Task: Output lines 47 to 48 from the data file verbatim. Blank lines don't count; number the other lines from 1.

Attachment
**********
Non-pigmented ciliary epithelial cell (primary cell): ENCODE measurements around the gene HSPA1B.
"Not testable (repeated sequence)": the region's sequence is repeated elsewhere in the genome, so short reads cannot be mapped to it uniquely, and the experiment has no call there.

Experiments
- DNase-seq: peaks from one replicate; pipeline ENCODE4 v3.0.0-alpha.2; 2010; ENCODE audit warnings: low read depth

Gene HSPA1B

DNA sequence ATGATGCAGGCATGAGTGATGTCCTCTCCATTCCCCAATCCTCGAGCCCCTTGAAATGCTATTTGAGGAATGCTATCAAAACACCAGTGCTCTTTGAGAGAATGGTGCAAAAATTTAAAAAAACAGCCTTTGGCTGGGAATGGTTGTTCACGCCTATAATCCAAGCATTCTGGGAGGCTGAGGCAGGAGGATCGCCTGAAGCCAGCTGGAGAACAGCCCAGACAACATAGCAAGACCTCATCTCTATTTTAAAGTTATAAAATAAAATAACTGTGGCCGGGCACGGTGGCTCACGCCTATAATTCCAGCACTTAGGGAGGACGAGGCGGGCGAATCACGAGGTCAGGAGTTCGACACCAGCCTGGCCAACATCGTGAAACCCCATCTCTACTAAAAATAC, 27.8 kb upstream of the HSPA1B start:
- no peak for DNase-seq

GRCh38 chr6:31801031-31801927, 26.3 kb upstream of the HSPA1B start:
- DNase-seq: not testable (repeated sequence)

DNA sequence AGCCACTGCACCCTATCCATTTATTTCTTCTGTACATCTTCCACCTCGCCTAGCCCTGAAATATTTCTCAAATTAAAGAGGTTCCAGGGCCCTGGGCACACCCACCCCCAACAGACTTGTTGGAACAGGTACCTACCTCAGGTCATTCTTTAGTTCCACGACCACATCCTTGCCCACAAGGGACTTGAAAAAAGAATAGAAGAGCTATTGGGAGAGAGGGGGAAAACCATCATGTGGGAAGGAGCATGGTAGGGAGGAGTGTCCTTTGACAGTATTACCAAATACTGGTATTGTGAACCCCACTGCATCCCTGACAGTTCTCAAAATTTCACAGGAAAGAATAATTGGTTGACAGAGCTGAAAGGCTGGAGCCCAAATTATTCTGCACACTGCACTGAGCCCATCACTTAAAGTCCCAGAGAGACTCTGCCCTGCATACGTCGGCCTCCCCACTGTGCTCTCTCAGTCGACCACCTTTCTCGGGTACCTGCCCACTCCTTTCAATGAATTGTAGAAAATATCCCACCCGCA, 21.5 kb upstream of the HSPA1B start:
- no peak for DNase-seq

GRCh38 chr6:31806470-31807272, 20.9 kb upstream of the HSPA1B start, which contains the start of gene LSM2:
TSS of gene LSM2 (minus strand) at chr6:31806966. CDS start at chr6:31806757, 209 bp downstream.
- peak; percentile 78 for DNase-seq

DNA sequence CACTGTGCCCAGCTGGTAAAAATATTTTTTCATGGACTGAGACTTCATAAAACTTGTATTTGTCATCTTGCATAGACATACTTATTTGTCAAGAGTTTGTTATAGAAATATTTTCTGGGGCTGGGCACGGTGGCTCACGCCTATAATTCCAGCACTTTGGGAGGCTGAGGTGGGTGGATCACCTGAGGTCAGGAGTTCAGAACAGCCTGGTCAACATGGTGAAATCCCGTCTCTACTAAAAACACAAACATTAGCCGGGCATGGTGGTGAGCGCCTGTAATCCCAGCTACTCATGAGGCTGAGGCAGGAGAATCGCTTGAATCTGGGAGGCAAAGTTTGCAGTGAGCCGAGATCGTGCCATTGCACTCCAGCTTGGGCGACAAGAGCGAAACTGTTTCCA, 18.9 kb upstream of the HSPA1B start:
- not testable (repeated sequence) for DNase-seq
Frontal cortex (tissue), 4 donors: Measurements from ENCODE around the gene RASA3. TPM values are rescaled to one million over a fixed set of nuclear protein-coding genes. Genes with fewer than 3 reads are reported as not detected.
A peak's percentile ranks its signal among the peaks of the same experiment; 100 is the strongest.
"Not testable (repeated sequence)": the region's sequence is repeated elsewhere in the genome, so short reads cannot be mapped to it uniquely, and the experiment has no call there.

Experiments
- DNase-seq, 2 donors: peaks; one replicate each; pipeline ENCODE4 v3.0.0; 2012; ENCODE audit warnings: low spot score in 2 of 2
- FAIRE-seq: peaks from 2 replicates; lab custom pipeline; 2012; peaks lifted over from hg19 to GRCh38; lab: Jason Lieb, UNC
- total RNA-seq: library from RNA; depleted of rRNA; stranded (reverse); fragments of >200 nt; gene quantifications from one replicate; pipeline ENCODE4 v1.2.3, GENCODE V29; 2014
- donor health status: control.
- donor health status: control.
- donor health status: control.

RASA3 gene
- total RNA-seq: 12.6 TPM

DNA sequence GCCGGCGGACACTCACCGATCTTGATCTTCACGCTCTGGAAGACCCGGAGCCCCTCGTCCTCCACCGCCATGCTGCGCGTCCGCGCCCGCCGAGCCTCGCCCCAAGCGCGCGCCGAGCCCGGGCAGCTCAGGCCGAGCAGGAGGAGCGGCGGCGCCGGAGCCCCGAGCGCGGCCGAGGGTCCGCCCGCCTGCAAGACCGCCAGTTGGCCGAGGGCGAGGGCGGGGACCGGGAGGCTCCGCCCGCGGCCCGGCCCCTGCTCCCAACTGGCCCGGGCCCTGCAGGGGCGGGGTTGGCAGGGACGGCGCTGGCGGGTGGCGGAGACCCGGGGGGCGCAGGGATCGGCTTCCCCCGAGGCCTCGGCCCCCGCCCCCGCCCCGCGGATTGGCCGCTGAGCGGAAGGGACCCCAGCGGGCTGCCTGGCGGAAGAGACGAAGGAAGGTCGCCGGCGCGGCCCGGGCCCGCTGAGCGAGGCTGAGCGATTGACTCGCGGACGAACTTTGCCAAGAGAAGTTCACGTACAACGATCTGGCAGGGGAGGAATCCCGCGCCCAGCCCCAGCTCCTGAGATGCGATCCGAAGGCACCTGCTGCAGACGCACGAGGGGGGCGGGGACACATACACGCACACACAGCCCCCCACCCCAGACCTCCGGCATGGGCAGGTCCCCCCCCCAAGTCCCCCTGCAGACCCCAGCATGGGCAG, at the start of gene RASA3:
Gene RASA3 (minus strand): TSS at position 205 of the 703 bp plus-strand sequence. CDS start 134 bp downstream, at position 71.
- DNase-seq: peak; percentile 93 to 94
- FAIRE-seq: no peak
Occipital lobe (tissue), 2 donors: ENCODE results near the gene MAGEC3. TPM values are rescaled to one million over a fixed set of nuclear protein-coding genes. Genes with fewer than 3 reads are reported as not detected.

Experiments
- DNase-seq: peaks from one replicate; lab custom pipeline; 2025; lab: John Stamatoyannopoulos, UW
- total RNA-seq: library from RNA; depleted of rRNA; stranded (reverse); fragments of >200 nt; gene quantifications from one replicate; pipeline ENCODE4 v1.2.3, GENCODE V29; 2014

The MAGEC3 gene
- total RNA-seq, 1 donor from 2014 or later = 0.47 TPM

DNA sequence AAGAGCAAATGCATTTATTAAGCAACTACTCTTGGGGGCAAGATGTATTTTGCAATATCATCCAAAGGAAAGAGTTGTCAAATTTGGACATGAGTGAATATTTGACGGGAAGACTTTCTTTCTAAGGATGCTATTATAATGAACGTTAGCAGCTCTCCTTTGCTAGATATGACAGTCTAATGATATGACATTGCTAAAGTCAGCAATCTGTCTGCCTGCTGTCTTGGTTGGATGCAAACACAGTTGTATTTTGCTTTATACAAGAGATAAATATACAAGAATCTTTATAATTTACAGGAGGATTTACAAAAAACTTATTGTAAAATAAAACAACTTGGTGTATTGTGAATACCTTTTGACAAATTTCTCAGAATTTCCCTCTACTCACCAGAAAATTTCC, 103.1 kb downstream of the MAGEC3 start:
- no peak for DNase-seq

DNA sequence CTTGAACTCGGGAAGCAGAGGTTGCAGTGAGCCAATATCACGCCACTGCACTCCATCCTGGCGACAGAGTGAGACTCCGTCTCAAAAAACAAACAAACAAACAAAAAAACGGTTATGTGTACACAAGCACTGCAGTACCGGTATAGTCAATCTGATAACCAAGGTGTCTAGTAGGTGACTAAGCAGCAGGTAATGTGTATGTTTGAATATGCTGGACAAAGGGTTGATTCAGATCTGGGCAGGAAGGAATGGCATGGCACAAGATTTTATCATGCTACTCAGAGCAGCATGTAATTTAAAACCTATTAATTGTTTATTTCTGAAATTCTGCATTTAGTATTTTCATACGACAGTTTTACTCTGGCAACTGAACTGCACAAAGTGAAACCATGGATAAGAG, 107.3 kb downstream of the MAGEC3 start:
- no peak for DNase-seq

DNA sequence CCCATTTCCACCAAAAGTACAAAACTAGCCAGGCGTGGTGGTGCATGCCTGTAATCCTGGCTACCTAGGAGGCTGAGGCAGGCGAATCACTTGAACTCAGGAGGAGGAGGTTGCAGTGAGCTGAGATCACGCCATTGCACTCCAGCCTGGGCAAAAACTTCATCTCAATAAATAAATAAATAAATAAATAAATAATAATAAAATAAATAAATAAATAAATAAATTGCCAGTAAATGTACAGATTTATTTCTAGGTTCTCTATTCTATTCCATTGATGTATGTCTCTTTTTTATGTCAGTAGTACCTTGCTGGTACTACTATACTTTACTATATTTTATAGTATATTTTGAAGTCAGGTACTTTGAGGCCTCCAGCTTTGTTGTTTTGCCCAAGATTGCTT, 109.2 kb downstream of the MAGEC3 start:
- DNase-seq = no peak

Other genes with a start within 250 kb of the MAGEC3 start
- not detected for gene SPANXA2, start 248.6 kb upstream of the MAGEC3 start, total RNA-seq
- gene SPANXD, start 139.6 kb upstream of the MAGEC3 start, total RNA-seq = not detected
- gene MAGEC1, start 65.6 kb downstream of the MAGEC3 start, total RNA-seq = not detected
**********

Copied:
- gene SPANXD, start 139.6 kb upstream of the MAGEC3 start, total RNA-seq = not detected
- gene MAGEC1, start 65.6 kb downstream of the MAGEC3 start, total RNA-seq = not detected